This post is a little different. I wanted to make a post having to do specifically with my story, so I tweeted several options for people to choose from.
1. Deleted Scene
2. Character Backstory
3. Writing Process
4. You Tell Me
I’ll eventually get to do a post on all those but this time It’s Character Backstory, by popular demand. My thanks to @_Megan_Tennant and @dwlandsborough for choosing the most difficult of the group Guess it’s my fault for having it be an option LOL I hope you enjoy. Feel free to let me know in the comments below.
Without further ado… Meet Jade and Charlie:
Jade grew up powerful. So powerful she was doing spells by the time she could talk. She had a natural instinct for magical energy and how it worked. Her friend Charlie, on the other hand, was not magical. At least, not as far as anyone could tell. He would chase after Jade wherever she went, and for the most part, she let him. After all, he was a good assistant. He learned the herbs and their uses as quickly as she did, and even helped her when she needed to bind her spell in rhyme. She hated rhyming. Yes, he was very helpful. And he made her laugh.
When she was sad or scared, he could always get her to smile. They would spend hours giggling and playing, but when asked what they talked about Jade could never remember. She would always reply
“Oh, nothing special.”
But Charlie was special, to Jade. He was her best friend.
So, he was there the day she got new furniture for her bedroom, and he was there, watching with her, as her mother had to use a spell to shrink her bed enough to fit it through the narrow doorway. And of course, when Jade decided she had to try the spell herself, he was right there. Helping her.
Jade knew that as powerful as she was, she wasn’t near the level of her mom, so she would need some herbs to do the same spell her mom did with just her mind. She sent Charlie back up to her room to get them from her magic chest, while she walked around downstairs trying to decide what to do the spell on first.
Her parents were High Priest and High Priestess of their coven. They had left to settle a dispute between two coven members and Jade doubted they’d be back any time soon. By the time Charlie came back downstairs, she had decided on the dining room table. It was big enough to fit eight people comfortably, and made of solid mahogany; an heirloom passed down in their family for many generations. Jade had always loved the dark red wood, and the way the top was so polished you could see outside the windows reflected in its surface, if you were at the right angle.
Jade sprinkled some of the herbs Charlie had brought on the table and anointed herself with others. She closed her eyes to concentrate and said the spells’ words carefully. She felt energy flowing through her. She smiled and repeated the words louder for effect.
“Um. Jade?” Charlie said timidly. “What did you just do?”
Jade kept her eyes closed. “Shush, I’m casting.” Jade went back to her chant.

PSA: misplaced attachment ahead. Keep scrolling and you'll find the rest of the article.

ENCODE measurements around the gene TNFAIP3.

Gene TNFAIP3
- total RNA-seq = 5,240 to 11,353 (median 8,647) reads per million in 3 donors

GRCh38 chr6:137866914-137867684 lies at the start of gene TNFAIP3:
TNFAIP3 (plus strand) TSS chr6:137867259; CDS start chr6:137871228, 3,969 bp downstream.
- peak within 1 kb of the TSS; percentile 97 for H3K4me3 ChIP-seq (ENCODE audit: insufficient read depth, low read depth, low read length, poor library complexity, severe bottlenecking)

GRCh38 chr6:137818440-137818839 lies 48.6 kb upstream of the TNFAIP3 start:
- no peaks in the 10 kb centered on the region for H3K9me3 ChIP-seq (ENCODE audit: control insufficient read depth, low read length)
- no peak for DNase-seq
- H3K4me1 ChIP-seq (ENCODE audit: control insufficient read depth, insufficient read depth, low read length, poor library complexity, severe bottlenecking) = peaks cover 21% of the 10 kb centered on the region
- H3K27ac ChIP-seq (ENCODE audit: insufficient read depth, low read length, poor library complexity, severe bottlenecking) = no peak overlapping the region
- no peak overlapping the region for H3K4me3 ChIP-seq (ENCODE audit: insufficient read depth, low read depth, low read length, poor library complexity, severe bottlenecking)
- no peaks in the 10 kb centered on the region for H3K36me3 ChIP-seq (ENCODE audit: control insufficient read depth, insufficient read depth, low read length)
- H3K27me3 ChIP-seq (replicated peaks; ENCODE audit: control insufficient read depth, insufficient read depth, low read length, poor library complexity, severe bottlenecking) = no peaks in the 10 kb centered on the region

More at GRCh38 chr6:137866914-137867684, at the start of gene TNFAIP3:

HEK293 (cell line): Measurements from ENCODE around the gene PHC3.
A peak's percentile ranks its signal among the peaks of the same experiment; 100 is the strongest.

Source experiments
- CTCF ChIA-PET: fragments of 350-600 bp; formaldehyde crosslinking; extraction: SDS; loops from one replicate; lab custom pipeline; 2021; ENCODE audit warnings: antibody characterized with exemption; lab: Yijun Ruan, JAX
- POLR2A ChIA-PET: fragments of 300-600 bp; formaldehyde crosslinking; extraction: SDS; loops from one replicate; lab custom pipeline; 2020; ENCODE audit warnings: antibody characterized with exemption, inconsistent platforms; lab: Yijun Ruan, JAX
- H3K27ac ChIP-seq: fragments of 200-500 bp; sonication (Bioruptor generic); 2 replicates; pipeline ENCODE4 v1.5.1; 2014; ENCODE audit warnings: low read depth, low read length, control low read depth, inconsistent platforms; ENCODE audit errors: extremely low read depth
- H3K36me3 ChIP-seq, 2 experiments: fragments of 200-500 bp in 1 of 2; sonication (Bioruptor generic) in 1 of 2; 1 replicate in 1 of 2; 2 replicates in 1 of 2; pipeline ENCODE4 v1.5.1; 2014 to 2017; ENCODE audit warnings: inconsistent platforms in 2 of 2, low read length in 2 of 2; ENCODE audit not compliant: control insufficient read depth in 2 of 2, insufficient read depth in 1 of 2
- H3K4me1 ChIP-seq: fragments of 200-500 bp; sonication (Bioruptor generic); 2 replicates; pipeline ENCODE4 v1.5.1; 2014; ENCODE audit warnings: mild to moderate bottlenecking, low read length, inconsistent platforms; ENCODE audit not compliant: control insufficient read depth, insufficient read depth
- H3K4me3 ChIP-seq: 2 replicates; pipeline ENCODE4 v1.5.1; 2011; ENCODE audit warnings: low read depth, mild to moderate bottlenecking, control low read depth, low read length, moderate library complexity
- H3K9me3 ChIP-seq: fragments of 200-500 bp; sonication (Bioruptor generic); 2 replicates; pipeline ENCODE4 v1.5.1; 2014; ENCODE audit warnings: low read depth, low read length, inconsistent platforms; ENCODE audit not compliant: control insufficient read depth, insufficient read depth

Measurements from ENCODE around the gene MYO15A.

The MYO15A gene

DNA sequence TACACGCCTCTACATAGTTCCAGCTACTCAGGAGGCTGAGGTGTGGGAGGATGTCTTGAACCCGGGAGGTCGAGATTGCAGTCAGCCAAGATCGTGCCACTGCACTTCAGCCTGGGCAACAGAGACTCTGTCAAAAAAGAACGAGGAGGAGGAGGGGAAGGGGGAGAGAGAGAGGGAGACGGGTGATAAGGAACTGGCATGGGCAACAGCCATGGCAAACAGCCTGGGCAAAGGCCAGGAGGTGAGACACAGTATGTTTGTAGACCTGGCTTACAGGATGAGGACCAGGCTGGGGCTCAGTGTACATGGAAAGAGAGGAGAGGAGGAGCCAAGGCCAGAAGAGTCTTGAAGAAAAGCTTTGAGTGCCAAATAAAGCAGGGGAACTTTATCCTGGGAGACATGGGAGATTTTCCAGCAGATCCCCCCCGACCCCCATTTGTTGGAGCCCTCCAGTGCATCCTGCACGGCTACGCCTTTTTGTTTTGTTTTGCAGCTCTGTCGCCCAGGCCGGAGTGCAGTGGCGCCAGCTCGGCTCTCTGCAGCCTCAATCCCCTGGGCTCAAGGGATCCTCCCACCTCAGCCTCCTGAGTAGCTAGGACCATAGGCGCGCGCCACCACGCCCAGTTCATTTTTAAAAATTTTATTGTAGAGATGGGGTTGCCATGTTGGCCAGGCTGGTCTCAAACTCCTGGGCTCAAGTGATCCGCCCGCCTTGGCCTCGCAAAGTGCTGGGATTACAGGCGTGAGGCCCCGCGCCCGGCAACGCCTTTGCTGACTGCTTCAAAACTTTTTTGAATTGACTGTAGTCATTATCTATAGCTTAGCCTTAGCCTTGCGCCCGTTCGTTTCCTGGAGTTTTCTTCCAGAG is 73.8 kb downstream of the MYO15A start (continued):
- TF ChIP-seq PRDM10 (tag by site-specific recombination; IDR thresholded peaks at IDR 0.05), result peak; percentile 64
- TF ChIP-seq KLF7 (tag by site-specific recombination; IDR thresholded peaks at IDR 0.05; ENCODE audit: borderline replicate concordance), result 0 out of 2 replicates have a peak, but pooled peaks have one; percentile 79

“But, Jade. Look.” Charlie insisted.
Jade opened her eyes to find the beautiful, dark red wood, antique table was now… blue. A bright electric blue. Jade stared at it in disbelief. “Um… oh.” She looked at the labels on the Jars of herbs again then frowned back at the table. She heard giggles from behind her.
She turned around and frowned at Charlie. “Not funny.”
He stopped laughing. “Oh, I’m sure your mom and dad can fix it when they get back.” He said dismissively. “It’s not like that time you turned the dishwasher inside out. We were looking for parts for ages.”
Jade couldn’t figure out what went wrong. She glared at the cartoon table as she said, “I need something bigger.”
Charlie’s eyes widened, “Bigger? You sure?”
Jade nodded once and strode out of the room. “Bring my things please,” she called behind her.
Jade was in the front yard, looking at her dad’s car, by the time he caught up to her.
He ran up to her, arms full of glass jars. “No way. What if you turn this blue too, or worse?”
Jade said confidently, “Don’t worry. I’ve got this.” She took the jars from him and repeated what she had said in the kitchen. This time she tossed the herbs with flourish, and closing her eyes, said the words in a loud commanding voice. After a moment she peeked at the car with one eye. “Nothing.” It was still the exact same size. “Well, at least it’s not blue, I guess.” Jade smiled at Charlie. Her smile faded when she saw his hands clasped tightly over his mouth, his eyes wide. “What’s wrong?”
He pointed with one hand at the car. She turned and looked closer. Then she saw it. The front windshield had a thousand little cracks spider-webbing all over it. “Oh,” she said.
“Oh? OH? Isn’t your dad gonna freak?” Charlie looked nervously at her.
“No. I don’t think so. He’s really good at fixing stuff like that.” Jade was already trying to work out what went wrong and how to make adjustments. Maybe I got it backwards, she thought. To Charlie she said, “Let’s try something smaller.”
Charlie reluctantly agreed. Jade got an idea. “Charlie…” she said with a gleam in her eye, “Where’s your cat?”